The Proposal (part 59)

It was a forty five minute walk to the abandoned school where Nev had agreed to meet her. She waited by the entrance, glad to have Zoe for company. Dusk was starting to settle in. She gave three short whistles, like they used to do when she and Nev and Mearzt had played in the woods in the country. That was how they could always find each other.

Moments passed. “Come on, Nev,” she said.

When she heard a single long whistle, she let out the breath she hadn’t realized she’d been holding, and moved towards the sound, which was from the other side of the building.

“Stay there.” It was Nev’s voice.

“Where are you?”

“I’m here.”

“I want to see you,” she said, walking towards his voice.

“I don’t think that’s a good idea.” He coughed. “You brought Zoe,” he said, at the sound of the beastie’s whining.

Ayn continued towards his voice. She rounded the corner. “Are you all right?”

Nev stood hunched against the wall. His clothes were dirty and wrinkled, and the hood of his coat was pulled down, covering most of his face. “Don’t know. I’ve felt better.”

Zoe went to him, sniffing, then she backed up. She nipped at Ayn’s jacket, and tugged her away from Nev.

“Stop it, Zoe,” Ayn said. “Are you sick?”

“Doesn’t matter,” he said. “Listen, Ayn. I know they’re here—”


“Black Suits. Look,” he said, holding up a shaking hand when she started to say something, “I can’t tell them anything they don’t already know. They probably gave you something that’s letting them hear every word we’re saying. That’s okay. I want them to hear what I’m going to tell you.”

“Nev,” Ayn whispered, suddenly chilled to the bone. She fingered the card in her pocket.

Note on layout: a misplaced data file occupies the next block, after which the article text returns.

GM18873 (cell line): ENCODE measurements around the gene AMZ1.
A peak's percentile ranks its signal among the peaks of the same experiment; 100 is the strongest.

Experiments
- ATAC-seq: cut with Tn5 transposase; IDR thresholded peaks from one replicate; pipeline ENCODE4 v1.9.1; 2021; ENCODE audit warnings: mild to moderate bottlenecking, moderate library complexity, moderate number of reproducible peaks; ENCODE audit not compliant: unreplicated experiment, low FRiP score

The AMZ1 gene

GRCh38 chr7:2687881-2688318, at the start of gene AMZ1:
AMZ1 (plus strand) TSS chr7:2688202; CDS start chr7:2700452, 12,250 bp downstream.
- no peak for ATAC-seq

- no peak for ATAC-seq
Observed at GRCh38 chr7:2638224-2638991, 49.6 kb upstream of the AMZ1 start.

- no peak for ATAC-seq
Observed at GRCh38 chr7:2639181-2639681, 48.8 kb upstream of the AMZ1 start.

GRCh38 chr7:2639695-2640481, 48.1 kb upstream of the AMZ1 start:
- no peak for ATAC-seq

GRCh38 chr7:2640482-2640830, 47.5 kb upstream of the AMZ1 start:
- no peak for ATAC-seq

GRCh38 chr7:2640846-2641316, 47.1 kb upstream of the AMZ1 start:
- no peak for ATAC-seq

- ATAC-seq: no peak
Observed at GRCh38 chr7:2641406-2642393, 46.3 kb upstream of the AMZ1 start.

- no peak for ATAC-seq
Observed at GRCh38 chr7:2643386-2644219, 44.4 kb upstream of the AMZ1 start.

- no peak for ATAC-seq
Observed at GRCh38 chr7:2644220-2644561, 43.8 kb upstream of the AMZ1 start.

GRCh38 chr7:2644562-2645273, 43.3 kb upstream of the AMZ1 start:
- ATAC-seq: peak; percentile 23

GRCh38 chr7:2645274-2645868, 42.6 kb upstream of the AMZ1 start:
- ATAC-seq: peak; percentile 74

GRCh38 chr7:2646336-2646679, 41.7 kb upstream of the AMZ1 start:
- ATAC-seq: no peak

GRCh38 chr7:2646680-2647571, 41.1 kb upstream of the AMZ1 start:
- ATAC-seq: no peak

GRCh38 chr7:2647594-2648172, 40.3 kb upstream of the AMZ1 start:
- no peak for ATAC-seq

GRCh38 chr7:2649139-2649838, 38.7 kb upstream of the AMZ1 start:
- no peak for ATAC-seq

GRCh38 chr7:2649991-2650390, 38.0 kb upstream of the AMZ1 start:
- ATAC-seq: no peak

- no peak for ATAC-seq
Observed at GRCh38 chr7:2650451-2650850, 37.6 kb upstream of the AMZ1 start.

“We’ve found out what they’re doing to the Terrestrials. They’re treating them as lab experiments. We have proof,” he said. “They know that, too. I really wish it wasn’t you standing here with me, Ayn.”

“What does that mean?”

“It means Father Gheraeld’s too chicken shit to do his own dirty work. I don’t know why he wanted to get you out of the way at the same time. So your dad could have one less distraction in his work, I suppose.”

“You’re not making any sense,” Ayn croaked. Nev was sick. And had been brainwashed from the sound of it from whoever he’d been in hiding with. Her dad wouldn’t put her in harms way. Would he? No. But Lettie might.

“I’m sorry, Ayn.” Nev moved to pull his hood back.


Nev slumped against the wall.

Ayn was too shocked to even scream. She backed away as Nev fell at her feet.

Zoe started barking, pulling on her leash.

“Back away!” A voice from the gathering dark commanded.

Ayn was too numb to do anything. She stared down at Nev’s partially uncovered face, at the open ulcers on his cheeks that the hood had been hiding, at his open eyes staring at her. His mouth moved. He was still alive. She scrambled to him, put her ear over his mouth. “What, Nev?”

“I wish it hadn’t been you,” he said before his eyes became vacant.

Ayn moved away from Nev, fast, backing up into the legs of a man. He helped her to her feet with a gloved hand, covering her with a blanket. He was fully covered from head to foot, and wore a gas mask.

“Where are you taking me?” she asked as the man steered her toward a solar craft nearby while the others bagged up Nev’s body.

“Quarantine,” he said, and closed the door on Ayn and Zoe.

# # #

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